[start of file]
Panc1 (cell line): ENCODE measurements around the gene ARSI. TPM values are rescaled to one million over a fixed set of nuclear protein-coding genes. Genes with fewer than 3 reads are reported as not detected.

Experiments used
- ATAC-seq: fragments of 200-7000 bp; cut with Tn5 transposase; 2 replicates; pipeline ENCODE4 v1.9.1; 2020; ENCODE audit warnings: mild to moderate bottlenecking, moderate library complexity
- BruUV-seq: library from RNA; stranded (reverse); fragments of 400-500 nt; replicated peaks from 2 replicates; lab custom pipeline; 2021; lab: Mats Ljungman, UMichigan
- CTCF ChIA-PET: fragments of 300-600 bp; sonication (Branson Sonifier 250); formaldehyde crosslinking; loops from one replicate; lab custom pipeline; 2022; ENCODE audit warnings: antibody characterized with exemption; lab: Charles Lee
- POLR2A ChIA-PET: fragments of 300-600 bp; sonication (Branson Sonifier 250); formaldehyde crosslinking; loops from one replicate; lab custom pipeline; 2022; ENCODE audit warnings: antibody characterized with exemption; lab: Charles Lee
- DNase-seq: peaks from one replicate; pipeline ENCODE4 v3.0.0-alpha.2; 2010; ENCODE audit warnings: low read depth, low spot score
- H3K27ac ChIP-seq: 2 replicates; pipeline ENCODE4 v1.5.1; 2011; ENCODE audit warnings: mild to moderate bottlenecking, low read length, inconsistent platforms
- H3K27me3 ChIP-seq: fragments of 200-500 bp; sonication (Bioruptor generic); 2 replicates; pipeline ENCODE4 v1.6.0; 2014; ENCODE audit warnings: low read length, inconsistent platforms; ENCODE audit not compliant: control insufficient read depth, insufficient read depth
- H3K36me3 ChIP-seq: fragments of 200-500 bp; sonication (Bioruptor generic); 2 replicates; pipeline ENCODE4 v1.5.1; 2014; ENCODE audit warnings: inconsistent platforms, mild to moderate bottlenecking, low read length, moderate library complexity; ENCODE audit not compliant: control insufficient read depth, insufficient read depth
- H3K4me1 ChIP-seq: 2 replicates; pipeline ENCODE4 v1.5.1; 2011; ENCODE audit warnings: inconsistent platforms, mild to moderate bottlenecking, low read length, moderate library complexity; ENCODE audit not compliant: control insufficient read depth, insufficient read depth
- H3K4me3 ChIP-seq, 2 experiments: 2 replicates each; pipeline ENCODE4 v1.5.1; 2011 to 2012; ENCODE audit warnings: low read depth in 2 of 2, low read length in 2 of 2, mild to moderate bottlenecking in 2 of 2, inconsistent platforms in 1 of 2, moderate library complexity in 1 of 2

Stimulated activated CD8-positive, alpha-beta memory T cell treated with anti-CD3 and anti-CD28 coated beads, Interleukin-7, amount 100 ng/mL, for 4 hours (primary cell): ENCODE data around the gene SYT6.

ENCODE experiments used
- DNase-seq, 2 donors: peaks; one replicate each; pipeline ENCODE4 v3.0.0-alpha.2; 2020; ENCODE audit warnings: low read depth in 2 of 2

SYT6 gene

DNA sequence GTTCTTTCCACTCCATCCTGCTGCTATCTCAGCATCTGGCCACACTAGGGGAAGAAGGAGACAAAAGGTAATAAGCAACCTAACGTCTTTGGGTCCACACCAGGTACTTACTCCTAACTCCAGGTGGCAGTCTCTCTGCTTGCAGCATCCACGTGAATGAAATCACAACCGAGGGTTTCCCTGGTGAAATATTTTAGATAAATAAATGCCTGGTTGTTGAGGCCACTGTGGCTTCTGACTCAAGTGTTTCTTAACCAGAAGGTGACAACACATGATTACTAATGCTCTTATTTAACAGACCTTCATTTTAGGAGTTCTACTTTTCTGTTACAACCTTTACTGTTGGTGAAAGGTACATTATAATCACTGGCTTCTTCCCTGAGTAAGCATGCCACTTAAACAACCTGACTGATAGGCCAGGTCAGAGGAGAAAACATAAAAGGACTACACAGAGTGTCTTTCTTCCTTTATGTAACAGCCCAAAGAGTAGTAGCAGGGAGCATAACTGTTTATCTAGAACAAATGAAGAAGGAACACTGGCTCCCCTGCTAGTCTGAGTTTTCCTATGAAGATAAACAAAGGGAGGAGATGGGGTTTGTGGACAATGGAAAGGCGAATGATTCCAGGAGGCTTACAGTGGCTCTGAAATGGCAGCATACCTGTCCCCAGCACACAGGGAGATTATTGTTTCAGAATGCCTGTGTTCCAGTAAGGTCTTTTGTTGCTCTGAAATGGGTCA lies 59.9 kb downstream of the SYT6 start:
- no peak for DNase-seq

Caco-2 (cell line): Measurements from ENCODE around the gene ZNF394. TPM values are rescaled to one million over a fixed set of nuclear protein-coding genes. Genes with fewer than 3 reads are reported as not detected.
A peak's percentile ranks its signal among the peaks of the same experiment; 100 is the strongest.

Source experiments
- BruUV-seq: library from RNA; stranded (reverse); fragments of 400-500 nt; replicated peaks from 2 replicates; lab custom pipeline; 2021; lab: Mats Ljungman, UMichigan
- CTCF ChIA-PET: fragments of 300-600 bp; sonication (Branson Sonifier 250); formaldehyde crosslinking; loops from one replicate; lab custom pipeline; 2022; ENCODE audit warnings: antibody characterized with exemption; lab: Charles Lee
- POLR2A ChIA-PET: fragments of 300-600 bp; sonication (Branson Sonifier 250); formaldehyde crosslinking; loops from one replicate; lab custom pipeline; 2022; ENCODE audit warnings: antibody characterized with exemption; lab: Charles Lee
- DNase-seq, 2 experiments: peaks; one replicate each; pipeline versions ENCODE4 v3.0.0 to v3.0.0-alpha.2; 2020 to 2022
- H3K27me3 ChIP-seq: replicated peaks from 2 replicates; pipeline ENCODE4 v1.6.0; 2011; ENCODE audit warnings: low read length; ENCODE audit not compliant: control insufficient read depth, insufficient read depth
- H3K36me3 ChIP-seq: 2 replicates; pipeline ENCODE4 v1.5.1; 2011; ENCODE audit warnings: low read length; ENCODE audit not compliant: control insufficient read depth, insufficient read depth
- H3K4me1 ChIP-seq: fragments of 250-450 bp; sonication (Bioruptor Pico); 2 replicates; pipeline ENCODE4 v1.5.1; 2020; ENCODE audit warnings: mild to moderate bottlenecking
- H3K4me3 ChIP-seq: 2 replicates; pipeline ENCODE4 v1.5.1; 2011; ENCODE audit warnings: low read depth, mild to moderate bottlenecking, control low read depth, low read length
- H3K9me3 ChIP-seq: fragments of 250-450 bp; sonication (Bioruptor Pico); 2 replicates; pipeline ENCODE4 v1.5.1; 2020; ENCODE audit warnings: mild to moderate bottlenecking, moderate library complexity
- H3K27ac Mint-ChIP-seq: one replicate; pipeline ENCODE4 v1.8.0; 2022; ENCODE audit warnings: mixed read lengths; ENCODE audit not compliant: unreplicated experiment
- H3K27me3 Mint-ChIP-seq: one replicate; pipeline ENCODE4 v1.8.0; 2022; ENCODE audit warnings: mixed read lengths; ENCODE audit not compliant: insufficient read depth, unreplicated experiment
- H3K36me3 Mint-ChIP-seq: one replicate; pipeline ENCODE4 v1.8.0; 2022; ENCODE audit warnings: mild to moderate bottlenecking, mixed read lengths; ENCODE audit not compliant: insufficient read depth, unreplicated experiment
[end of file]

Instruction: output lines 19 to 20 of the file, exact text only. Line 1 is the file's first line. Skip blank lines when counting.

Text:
Caco-2 (cell line): Measurements from ENCODE around the gene ZNF394. TPM values are rescaled to one million over a fixed set of nuclear protein-coding genes. Genes with fewer than 3 reads are reported as not detected.
A peak's percentile ranks its signal among the peaks of the same experiment; 100 is the strongest.